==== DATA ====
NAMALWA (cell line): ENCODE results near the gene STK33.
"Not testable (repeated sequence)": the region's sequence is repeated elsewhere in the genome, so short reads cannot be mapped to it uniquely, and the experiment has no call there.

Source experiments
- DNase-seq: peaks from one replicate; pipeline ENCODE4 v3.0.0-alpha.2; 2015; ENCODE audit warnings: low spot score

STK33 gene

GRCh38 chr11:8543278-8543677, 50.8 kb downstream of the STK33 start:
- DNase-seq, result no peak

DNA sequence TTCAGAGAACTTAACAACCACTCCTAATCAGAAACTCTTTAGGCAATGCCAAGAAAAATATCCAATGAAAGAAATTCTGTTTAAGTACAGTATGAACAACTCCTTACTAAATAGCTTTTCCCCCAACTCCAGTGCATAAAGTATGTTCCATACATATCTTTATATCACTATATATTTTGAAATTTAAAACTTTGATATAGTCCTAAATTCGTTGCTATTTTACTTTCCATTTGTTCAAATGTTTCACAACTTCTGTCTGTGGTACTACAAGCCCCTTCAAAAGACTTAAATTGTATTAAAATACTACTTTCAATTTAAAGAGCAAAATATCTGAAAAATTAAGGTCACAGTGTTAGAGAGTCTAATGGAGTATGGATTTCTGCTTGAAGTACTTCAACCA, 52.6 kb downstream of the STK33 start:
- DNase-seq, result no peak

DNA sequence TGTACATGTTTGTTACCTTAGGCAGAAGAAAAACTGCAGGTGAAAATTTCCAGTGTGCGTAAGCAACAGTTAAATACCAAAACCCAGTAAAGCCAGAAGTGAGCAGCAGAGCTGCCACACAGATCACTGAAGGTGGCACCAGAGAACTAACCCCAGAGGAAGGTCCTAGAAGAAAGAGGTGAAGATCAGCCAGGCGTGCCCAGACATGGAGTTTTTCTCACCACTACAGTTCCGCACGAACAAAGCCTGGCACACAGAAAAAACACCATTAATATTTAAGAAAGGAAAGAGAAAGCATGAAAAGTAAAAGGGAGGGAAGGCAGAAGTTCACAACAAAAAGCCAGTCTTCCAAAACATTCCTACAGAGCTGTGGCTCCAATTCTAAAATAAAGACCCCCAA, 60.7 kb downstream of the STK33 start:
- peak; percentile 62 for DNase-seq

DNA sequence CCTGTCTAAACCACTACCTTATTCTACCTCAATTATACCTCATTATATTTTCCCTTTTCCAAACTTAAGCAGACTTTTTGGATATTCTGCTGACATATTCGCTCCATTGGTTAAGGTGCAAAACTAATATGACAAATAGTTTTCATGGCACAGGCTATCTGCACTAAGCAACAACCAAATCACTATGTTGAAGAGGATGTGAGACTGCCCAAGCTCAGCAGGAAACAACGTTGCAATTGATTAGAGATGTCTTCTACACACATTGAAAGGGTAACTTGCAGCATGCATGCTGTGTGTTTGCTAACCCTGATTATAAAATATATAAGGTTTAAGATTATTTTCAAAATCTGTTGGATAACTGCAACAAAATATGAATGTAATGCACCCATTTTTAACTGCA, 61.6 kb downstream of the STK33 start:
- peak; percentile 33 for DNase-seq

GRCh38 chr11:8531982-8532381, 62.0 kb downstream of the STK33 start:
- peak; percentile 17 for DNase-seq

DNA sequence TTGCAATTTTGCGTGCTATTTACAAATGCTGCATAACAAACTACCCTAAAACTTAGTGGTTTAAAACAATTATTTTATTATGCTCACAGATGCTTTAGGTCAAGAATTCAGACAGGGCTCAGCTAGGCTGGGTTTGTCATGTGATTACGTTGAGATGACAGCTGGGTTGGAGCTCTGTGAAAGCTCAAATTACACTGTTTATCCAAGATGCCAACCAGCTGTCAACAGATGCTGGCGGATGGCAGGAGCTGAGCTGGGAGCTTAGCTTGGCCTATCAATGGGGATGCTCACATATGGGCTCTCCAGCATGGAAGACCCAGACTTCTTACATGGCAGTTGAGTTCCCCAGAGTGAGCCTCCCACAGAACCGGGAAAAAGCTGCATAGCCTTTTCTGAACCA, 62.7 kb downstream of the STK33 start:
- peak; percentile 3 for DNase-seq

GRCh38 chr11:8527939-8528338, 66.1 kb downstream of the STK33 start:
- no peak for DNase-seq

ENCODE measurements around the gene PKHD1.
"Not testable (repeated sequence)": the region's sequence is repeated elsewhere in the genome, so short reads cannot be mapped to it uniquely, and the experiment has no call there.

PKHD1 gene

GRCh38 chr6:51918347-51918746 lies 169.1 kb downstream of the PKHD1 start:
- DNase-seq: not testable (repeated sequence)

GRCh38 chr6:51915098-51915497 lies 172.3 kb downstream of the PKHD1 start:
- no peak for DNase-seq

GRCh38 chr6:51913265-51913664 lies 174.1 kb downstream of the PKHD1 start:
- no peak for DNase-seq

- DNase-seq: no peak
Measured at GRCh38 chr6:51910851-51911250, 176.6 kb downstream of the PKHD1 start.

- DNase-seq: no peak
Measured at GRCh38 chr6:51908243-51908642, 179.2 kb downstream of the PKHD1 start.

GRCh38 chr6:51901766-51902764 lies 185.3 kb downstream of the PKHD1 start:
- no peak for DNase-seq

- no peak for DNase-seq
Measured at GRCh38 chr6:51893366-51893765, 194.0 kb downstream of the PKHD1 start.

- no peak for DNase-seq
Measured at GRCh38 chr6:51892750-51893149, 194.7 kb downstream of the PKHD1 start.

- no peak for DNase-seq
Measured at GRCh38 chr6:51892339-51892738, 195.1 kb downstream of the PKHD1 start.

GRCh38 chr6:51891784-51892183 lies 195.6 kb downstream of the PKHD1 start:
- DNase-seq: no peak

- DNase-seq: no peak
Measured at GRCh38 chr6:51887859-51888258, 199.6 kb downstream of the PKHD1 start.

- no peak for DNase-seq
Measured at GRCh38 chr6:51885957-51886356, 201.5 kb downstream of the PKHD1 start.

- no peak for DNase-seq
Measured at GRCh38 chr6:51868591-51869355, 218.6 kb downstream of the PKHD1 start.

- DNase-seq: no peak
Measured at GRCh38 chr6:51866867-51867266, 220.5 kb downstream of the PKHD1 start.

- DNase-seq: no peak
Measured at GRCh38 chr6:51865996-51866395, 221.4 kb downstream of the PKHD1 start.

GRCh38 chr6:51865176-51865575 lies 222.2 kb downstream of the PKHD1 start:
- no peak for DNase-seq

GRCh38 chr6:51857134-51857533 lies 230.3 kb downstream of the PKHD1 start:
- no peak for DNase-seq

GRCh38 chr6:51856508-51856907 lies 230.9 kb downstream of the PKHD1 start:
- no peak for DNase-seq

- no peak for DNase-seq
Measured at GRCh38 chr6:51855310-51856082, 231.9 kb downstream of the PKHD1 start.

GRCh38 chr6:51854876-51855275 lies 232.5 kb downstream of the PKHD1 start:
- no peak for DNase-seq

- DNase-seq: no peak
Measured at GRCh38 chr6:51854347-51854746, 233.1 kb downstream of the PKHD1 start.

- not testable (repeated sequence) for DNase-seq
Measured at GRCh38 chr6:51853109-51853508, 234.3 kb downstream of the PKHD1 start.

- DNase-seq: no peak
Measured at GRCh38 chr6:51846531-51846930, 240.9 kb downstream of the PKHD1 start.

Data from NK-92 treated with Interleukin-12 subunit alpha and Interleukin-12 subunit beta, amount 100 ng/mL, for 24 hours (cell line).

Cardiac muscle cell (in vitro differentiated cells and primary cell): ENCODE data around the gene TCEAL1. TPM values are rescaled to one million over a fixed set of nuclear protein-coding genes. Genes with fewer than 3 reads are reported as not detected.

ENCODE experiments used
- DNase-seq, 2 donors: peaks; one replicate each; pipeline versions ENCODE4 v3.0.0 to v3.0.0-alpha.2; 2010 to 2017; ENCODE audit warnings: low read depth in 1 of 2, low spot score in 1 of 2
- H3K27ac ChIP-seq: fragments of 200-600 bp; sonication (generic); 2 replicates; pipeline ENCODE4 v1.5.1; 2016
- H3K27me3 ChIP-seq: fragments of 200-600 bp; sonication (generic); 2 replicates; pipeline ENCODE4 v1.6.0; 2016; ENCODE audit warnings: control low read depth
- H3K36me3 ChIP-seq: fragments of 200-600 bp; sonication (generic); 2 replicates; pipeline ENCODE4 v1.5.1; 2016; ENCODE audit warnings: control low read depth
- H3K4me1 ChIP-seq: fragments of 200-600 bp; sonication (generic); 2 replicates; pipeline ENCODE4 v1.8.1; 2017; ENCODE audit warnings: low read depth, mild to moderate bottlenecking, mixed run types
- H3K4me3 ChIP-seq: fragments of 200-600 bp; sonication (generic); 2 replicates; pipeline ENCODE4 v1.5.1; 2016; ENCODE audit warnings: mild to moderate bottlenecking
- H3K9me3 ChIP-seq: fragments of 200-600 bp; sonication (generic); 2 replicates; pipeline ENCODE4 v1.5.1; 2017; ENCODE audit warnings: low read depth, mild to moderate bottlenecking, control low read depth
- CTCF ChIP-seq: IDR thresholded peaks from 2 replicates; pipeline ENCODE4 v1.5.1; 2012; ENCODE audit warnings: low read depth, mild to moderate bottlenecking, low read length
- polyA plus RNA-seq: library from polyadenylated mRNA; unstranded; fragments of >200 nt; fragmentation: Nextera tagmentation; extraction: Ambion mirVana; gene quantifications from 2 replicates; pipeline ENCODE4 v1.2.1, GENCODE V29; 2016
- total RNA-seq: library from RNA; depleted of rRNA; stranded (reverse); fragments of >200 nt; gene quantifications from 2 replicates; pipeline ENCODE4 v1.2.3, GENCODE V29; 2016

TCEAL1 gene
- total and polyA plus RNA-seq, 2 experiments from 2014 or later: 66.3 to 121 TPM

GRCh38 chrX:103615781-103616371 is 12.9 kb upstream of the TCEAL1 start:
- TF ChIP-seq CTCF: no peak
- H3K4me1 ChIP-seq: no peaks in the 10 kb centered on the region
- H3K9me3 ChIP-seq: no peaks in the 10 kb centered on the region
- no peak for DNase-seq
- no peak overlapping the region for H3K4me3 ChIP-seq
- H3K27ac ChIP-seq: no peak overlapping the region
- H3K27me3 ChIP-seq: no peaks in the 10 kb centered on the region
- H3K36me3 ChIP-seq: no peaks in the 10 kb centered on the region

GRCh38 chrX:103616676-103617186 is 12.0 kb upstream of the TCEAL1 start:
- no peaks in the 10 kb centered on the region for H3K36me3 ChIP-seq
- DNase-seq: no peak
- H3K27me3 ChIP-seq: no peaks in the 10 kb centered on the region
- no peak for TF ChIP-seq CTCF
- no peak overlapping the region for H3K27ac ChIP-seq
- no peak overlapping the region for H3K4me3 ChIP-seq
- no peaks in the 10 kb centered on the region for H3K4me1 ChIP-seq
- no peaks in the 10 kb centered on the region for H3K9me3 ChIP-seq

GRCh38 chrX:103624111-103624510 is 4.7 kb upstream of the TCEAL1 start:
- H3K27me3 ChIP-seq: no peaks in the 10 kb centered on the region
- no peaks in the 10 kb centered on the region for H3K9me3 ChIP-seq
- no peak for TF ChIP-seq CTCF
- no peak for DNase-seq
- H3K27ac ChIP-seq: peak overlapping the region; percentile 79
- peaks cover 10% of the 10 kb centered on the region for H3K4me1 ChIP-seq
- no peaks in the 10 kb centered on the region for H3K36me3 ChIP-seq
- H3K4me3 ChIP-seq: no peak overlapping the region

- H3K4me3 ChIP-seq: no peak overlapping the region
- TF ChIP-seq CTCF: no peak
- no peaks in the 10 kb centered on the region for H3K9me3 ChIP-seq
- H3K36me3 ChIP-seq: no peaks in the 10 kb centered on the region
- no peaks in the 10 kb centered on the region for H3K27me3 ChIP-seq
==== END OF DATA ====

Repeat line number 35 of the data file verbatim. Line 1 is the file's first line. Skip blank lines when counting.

- no peak for DNase-seq